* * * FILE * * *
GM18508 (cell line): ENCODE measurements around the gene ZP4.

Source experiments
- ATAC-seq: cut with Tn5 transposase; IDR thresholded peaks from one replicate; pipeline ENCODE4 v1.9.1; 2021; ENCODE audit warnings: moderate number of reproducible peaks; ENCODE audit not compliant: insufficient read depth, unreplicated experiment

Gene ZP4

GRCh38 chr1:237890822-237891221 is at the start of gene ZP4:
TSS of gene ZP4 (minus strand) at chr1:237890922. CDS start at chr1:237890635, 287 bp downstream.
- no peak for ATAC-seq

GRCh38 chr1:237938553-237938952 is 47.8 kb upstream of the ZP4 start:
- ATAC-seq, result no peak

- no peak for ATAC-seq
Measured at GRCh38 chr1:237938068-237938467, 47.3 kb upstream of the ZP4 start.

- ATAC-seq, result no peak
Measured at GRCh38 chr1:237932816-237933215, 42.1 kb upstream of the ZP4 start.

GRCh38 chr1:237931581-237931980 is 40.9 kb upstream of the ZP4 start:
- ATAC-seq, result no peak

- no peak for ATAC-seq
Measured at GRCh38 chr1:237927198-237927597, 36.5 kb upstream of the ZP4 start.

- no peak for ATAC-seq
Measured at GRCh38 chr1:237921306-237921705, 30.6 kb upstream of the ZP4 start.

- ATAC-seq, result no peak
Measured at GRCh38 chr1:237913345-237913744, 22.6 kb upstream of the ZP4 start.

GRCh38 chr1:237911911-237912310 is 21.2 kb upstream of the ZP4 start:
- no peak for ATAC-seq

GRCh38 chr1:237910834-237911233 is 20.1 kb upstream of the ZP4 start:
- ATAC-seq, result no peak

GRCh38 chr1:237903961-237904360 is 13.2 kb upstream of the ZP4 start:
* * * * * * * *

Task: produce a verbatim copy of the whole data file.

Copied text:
GM18508 (cell line): ENCODE measurements around the gene ZP4.

Source experiments
- ATAC-seq: cut with Tn5 transposase; IDR thresholded peaks from one replicate; pipeline ENCODE4 v1.9.1; 2021; ENCODE audit warnings: moderate number of reproducible peaks; ENCODE audit not compliant: insufficient read depth, unreplicated experiment

Gene ZP4

GRCh38 chr1:237890822-237891221 is at the start of gene ZP4:
TSS of gene ZP4 (minus strand) at chr1:237890922. CDS start at chr1:237890635, 287 bp downstream.
- no peak for ATAC-seq

GRCh38 chr1:237938553-237938952 is 47.8 kb upstream of the ZP4 start:
- ATAC-seq, result no peak

- no peak for ATAC-seq
Measured at GRCh38 chr1:237938068-237938467, 47.3 kb upstream of the ZP4 start.

- ATAC-seq, result no peak
Measured at GRCh38 chr1:237932816-237933215, 42.1 kb upstream of the ZP4 start.

GRCh38 chr1:237931581-237931980 is 40.9 kb upstream of the ZP4 start:
- ATAC-seq, result no peak

- no peak for ATAC-seq
Measured at GRCh38 chr1:237927198-237927597, 36.5 kb upstream of the ZP4 start.

- no peak for ATAC-seq
Measured at GRCh38 chr1:237921306-237921705, 30.6 kb upstream of the ZP4 start.

- ATAC-seq, result no peak
Measured at GRCh38 chr1:237913345-237913744, 22.6 kb upstream of the ZP4 start.

GRCh38 chr1:237911911-237912310 is 21.2 kb upstream of the ZP4 start:
- no peak for ATAC-seq

GRCh38 chr1:237910834-237911233 is 20.1 kb upstream of the ZP4 start:
- ATAC-seq, result no peak

GRCh38 chr1:237903961-237904360 is 13.2 kb upstream of the ZP4 start: